31 Days Of Streaming Horror: 'Most Beautiful Island' Turns The Immigrant Experience Into An American Horror Story

Welcome to 31 Days of Streaming Horror. Every day this October we'll be highlighting a different streaming horror movie to help you get into the Halloween spirit. Today's entry: Most Beautiful Island (2017).

Most Beautiful Island

Now Streaming on Amazon Prime Video, Shudder, and Kanopy 

Sub-Genre: Skin-crawling auteur indie horrorBest Setting to Watch It In: In the tubHow Scary Is It?: You're going to be severely creeped out and disturbed

In a better world, Hollywood would be throwing money at Ana Asensio's feet by now. Asensio made her feature directorial debut with Most Beautiful Island – a film she also wrote, produced, and stars in. She's a true auteur, commanding the screen both behind and in front of the camera, and what a killer debut this is. It signals Asensio as a brave, bold voice in indie horror, and I want to see more from her. Lots more. As soon as possible.

In Most Beautiful Island, Asensio plays Luciana, an undocumented immigrant from Spain trying to survive in New York City. She works odd, thankless jobs – handing out fliers while wearing a chicken mask during the early morning, babysitting spoiled rich kids in the afternoon. She wants the American dream, but all she's getting is a filthy run-down apartment with gargantuan cockroaches spilling out of the wall.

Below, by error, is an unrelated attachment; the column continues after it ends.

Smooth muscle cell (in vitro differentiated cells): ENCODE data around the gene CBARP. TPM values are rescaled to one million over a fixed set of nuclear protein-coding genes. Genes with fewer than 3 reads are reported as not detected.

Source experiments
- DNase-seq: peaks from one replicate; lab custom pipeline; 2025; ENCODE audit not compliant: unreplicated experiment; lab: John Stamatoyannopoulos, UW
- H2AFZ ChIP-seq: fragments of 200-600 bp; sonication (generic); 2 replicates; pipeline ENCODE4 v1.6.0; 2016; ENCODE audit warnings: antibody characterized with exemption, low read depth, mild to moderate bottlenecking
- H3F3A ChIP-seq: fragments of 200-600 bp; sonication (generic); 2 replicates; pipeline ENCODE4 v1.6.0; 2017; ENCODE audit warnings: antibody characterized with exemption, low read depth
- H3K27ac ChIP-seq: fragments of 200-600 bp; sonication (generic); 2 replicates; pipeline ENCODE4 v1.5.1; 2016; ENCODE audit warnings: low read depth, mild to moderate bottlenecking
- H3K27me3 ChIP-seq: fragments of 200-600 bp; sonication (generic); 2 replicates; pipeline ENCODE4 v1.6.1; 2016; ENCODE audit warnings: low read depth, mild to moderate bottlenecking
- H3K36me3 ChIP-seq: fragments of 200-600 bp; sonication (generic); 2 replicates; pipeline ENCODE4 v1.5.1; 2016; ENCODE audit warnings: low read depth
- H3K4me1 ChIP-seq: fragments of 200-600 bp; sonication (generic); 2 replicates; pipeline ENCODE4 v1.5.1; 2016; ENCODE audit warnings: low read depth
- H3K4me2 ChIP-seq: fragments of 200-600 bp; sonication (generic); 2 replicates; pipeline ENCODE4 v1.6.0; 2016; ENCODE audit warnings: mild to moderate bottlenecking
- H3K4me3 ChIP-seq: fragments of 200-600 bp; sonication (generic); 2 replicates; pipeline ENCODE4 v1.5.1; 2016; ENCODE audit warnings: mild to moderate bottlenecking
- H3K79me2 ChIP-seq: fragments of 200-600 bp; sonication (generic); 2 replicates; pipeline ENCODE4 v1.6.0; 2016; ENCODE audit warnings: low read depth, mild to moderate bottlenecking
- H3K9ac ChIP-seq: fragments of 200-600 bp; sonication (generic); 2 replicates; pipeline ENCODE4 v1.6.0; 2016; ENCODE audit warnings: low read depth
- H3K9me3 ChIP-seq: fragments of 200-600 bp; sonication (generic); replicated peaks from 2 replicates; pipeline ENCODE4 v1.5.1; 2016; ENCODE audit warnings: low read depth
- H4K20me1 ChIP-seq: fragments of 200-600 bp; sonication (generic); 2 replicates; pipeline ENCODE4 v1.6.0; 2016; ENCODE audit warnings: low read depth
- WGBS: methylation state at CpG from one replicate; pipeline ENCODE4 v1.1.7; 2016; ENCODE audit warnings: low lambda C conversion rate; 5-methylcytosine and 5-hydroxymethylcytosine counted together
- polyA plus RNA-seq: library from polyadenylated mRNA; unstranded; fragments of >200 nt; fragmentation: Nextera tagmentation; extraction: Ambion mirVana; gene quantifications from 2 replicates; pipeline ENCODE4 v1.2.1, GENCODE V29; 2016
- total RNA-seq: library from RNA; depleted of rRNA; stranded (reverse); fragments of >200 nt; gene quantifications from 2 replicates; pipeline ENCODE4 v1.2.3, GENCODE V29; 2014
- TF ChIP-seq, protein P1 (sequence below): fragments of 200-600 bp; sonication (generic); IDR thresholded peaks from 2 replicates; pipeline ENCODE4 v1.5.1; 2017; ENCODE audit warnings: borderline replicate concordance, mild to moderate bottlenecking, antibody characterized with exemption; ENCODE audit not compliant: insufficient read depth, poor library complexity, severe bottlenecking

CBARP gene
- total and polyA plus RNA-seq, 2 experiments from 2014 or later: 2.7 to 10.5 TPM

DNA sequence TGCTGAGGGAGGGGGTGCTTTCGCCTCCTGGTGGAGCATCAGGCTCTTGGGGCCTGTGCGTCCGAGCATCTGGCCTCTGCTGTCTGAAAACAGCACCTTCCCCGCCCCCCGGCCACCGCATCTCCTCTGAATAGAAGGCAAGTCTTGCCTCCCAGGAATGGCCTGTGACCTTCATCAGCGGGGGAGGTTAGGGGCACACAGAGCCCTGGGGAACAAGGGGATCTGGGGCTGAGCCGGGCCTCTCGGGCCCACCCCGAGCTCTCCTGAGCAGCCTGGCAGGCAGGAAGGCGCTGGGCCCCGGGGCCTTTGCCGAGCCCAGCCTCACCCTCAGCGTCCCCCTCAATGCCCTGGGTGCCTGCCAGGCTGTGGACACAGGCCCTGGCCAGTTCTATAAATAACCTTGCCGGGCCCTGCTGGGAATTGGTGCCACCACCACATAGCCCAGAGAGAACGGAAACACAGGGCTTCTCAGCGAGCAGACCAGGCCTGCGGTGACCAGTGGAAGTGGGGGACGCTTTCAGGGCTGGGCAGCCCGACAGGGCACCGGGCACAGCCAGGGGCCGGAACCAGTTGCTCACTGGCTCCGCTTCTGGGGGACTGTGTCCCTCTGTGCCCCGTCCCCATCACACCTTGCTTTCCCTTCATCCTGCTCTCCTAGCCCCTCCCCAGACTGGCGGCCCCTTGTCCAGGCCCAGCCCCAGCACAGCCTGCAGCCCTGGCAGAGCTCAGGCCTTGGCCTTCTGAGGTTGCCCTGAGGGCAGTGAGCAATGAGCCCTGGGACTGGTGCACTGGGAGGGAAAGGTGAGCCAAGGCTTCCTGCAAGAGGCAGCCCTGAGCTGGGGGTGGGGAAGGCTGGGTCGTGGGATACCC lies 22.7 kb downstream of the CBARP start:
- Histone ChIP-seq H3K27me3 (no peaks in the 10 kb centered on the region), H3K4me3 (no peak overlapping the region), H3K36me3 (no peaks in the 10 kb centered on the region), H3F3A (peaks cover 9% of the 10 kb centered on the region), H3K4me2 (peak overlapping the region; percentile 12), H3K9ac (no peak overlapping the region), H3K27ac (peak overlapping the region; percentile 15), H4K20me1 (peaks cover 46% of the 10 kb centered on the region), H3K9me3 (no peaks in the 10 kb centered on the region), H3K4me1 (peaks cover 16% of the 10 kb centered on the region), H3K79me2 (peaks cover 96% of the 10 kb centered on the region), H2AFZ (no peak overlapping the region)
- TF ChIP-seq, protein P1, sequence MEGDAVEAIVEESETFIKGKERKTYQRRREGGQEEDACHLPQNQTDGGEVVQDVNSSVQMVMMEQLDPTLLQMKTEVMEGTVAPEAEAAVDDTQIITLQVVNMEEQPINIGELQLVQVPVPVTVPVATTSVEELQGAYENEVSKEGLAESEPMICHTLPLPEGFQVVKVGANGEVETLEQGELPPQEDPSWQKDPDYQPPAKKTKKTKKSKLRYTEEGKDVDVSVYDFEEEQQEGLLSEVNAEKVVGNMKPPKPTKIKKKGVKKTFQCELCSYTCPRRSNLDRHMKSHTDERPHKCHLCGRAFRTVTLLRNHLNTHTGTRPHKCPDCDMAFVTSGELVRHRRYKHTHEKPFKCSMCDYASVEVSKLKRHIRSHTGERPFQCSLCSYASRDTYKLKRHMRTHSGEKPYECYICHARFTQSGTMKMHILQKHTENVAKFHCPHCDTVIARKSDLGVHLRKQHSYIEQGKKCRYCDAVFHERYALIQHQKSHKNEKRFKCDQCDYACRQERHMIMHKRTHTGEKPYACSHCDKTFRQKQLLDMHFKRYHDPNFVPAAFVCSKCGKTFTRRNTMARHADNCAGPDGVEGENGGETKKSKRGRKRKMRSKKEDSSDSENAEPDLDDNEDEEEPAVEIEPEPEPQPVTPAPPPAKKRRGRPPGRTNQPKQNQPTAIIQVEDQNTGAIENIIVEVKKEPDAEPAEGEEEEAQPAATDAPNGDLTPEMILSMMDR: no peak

During the course of one long day, an acquaintance, another immigrant, clues Luciana into a highly lucrative gig. The details are sketchy and vague, and seem almost too good to be true. The only requirement is for Luciana to slip into a sexy dress, and head off to the wrong part of town as the sun sinks behind all of Manhattan's skyscrapers. Once at her destination, Luciana gets drawn into a game of sorts. I won't spoil the details, because that would ruin the dark, twisted fun, Let's just say it involves a scenario tailor-made to make your skin crawl.

Asensio blends a stark indie drama style with sleek, chilling horror, resulting in a movie that's simple and complex in one breath. There's a fever-dream quality to everything here, almost as if we keep waiting for Luciana to wake up, sweaty and confused in her bug-infested apartment. But, to quote another film about the dark side of New York, Rosemary's Baby, this is no dream – this is really happening.